P.S. Despite the considerable avoidable waste in medical research, from non-publication and other causes, investment in biomedical research is cost-effective and serves the interests of the public. Working to reduce waste to improve the return on investment is important, however, and should not be used as reason to reduce support for medical research, as recently proposed by US President Donald Trump, but sensibly rejected by Congress.
Paul Glasziou is professor of evidence based medicine at Bond University and a part time general practitioner.
Competing interests: None declared.
Between 1978 and 2003, Iain Chalmers helped to establish the National Perinatal Epidemiology Unit and the Cochrane Collaboration. Since 2003 he has coordinated the James Lind Initiative’s contribution to the development of the James Lind Alliance, the James Lind Library, Testing Treatments interactive, and REWARD.
Competing interests: IC declares no competing interests other than his NIHR salary, which requires him to promote better research for better healthcare.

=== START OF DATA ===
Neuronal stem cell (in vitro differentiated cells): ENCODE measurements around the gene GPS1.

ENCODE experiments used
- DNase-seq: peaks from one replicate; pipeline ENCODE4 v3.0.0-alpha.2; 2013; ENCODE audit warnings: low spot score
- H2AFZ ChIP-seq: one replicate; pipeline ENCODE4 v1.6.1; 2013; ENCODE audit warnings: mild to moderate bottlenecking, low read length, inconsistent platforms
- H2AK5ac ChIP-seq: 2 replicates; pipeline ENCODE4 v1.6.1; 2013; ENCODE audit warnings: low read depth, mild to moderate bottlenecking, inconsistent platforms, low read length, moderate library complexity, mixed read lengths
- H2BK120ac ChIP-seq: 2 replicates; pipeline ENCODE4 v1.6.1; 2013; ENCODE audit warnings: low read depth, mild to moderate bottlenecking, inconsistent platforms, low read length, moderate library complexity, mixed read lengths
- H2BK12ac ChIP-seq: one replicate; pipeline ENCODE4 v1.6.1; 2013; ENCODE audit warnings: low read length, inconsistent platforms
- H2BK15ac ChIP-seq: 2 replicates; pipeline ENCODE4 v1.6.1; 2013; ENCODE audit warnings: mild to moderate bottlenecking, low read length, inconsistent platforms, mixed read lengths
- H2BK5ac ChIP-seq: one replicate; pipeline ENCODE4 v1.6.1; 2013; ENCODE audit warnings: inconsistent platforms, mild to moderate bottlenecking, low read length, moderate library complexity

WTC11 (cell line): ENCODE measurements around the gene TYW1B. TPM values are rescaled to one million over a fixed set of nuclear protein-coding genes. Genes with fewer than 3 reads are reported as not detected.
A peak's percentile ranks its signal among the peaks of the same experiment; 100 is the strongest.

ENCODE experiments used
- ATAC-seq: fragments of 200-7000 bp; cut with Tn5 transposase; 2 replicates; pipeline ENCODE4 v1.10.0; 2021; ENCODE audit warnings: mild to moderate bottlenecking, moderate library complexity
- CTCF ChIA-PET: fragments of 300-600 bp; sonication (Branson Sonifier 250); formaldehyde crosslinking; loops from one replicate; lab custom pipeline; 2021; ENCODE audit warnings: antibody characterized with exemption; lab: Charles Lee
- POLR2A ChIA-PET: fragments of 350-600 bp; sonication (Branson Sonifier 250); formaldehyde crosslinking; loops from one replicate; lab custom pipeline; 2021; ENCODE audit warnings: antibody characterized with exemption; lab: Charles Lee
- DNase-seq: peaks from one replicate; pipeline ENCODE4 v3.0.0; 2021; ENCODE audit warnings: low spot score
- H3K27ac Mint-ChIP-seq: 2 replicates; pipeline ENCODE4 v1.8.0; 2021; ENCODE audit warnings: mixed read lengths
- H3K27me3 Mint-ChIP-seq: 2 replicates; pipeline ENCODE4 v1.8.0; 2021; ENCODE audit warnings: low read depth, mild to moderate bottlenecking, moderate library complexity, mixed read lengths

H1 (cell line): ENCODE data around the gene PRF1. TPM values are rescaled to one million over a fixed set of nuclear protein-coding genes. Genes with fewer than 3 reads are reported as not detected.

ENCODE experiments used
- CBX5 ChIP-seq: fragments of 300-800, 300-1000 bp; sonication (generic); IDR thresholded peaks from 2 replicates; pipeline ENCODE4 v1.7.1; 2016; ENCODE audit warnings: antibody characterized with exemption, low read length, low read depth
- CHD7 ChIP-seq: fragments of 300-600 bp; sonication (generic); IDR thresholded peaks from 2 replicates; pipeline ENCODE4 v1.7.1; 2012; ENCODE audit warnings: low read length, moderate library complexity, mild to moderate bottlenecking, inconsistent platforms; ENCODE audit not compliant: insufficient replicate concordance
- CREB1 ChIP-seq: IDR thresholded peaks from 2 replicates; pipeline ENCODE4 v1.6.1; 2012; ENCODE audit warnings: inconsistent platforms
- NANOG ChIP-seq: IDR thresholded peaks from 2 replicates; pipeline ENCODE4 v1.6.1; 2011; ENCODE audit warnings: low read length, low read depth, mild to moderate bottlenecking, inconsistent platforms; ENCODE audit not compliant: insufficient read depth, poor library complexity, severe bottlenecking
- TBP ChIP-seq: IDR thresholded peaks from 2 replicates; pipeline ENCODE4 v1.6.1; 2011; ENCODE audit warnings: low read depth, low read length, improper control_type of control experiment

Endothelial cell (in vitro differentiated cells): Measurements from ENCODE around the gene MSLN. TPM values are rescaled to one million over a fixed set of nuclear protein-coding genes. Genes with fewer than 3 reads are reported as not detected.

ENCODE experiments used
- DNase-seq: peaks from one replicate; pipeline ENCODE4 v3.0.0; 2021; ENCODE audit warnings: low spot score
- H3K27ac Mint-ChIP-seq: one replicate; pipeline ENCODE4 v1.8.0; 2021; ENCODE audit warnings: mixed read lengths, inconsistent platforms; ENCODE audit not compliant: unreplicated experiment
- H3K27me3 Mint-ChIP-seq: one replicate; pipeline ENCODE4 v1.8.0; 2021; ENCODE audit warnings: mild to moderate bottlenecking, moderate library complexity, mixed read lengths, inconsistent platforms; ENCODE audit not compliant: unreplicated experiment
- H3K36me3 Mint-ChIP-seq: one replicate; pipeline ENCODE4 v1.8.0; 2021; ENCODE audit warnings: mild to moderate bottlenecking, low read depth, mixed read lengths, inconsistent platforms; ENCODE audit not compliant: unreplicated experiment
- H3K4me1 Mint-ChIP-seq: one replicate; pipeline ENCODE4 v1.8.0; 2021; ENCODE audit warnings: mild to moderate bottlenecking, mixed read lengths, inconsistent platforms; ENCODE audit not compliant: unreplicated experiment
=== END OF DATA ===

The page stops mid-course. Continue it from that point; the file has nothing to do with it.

Schmucker C1, Schell LK1, Portalupi S1, et Extent of non-publication in cohorts of studies approved by research ethics committees or included in trial registries. PLoS One. 2014 Dec 23;9(12):e114023.
Chen R, Desai NR, Ross JS, Zhang W, et al. Publication and reporting of clinical trial results: cross sectional analysis across academic medical centers. BMJ. 2016 Feb 17;352:i637.
Ross JS, Mulvey GK, Hines EM, Nissen SE, Krumholz HM. Trial publication after registration in ClinicalTrials.Gov: a cross-sectional analysis. PLoS Med. 2009 Sep;6(9):e1000144.
ter Riet G, Korevaar DA, Leenaars M, Sterk PJ, Van Noorden CJF, Bouter LM, et al. (2012) Publication Bias in Laboratory Animal Research: A Survey on Magnitude, Drivers, Consequences and Potential Solutions. PLoS ONE 7(9): e43404.